How Yahoo Answers Shaped the Way We Use the Internet

The end of an era

Key Takeaways

  • Yahoo Answers is shutting down after 15 years. 
  • In its heyday, Yahoo Answers helped connect strangers, provide answers to questions we all have, and gave us some laughs. 
  • At its worst, experts say it led to misinformation and bullying.
The Yahoo! logo on a laptop with the page overlaying the background.

Justin Sullivan / Getty Images

After 15 years of providing the internet with endless humor and the answers to our burning questions, Yahoo Answers will shut down on May 4. 

Long before Reddit became the front page of the internet or Quora was the go-to answer forum, Yahoo Answers provided an entire generation with a sense of community through shared questions. Though the service experienced both good and bad times, experts say this truly marks the end of an internet era. 

"Yahoo Answers were a remnant of a time that is already well behind us; a time when search results weren’t Google search results by default when they were a lifelike mix of human knowledge, curiosity, and ignorance," wrote Mark Coster, owner and chief editor of STEM Toy Expert, to Lifewire in an email. 

The Good 

At its core, Yahoo Answers helped people find solutions to their problems or questions, whether it was finding out how to work a lawnmower or more of the now-viral questions like "What happen when get pergenat?" or "How do you make a weeji board?" 

Alex Perkins, the co-founder of All the Stuff, described Yahoo Answers as "a sanctuary for the confused."

"There wasn’t an omniscient, AI-powered algorithm that would sift through websites and serve you the most relevant ones (or the highest bidders, for that matter)."

"It was a place where you could ask anything, even the weirdest of questions that people were probably too afraid to ask in real life," Perkins wrote to Lifewire in an email.

"Way before there were Snapchat and TikTok, it was Yahoo Answers that provided us with this amazing window into the life of other people."

Others say Yahoo Answers was one of the first, and possibly the last, positive community spaces of the internet before social media turned online communities into trolling, misinformation, and comparing yourself to others.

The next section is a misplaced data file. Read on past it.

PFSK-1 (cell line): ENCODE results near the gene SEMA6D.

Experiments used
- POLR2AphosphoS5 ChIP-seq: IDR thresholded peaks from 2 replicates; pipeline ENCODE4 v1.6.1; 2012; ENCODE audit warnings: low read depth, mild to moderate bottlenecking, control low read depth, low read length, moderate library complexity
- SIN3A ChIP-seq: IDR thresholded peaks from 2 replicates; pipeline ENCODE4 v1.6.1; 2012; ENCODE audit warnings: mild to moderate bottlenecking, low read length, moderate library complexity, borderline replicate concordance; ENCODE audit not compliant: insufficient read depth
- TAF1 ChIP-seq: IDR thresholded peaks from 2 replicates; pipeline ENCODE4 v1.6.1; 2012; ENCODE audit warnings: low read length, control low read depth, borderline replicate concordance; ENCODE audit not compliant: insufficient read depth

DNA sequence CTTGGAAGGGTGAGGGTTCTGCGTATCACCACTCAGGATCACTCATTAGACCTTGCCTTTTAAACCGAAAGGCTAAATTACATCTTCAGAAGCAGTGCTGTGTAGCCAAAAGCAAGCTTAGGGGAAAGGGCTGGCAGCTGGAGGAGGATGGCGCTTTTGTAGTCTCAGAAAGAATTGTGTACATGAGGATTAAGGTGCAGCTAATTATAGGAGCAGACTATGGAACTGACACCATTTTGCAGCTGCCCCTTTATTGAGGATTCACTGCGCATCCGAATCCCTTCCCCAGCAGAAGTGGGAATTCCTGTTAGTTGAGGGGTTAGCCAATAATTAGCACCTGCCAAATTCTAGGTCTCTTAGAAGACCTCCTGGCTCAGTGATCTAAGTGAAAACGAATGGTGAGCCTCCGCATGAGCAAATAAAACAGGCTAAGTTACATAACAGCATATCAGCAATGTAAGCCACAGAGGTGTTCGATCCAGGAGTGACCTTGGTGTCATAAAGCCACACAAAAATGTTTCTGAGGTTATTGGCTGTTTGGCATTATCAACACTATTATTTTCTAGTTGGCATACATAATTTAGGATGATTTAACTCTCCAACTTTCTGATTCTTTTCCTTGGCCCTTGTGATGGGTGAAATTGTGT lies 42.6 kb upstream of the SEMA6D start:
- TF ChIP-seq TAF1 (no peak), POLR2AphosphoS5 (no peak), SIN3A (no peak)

"The original intention and creation of [Yahoo Answers], well could be described as base-good," wrote Erin Staples, a community builder for Journ Beauty

"We came together to reach out, help one another out, regardless of where one may be in life.  The intention and purpose of this little online forum was to help one another out.”

And, of course, the site proved to be comedy gold when you open up the ability to ask any question you want to the internet.

This sense of community brought together by questions and comedy signifies the end of an era, according to Coster. Even though there are now sites like Quora and Reddit, these wouldn’t exist without Yahoo Answers. 

"Unlike Quora, you couldn’t find marketers [on Yahoo Answers] who would answer your question so they could squeeze in a link to a product or service," he said. 

"There wasn’t an omniscient, AI-powered algorithm that would sift through websites and serve you the most relevant ones (or the highest bidders, for that matter)."

The Bad 

However, since it required no expertise, Yahoo Answers often led to ignorance, misinformation, and trolling. Before cyberbullying and trolling were even coined terms, Yahoo Answers was one of the first online spaces to allow these things to happen, paving the way for an entire culture of online bullies to thrive.

"I remember Yahoo Answers being used as an early form of cyberbullying when I was in high school," wrote Fraser Barker, editor at Wilderness Redefined, to Lifewire. 

Closeup of a human eye with a Yahoo! web page reflected over the pupil.

Scott Barbour / Getty Images

"Some kids would post mean questions about others and share it around the school." 

And while the posts like, "Can you get pregnant from a hot tub?" are fun to laugh at, Simone Dyankoff, a public relations manager at My Speech Class, said that these types of questions were very telling of the failure of the education system. 

"[Yahoo Answers] exposed glaring holes in reproductive health education, mental health support, and counseling in schools," Dyankoff wrote to Lifewire in an email. 

However, as flawed and outdated as it might have been, Yahoo Answers will forever go down as an important part of the internet, and it will be missed. 

"It was definitely a huge part of our internet culture," Perkins added. "Now we'll never know the title of that song that goes da daaa da da daaa."

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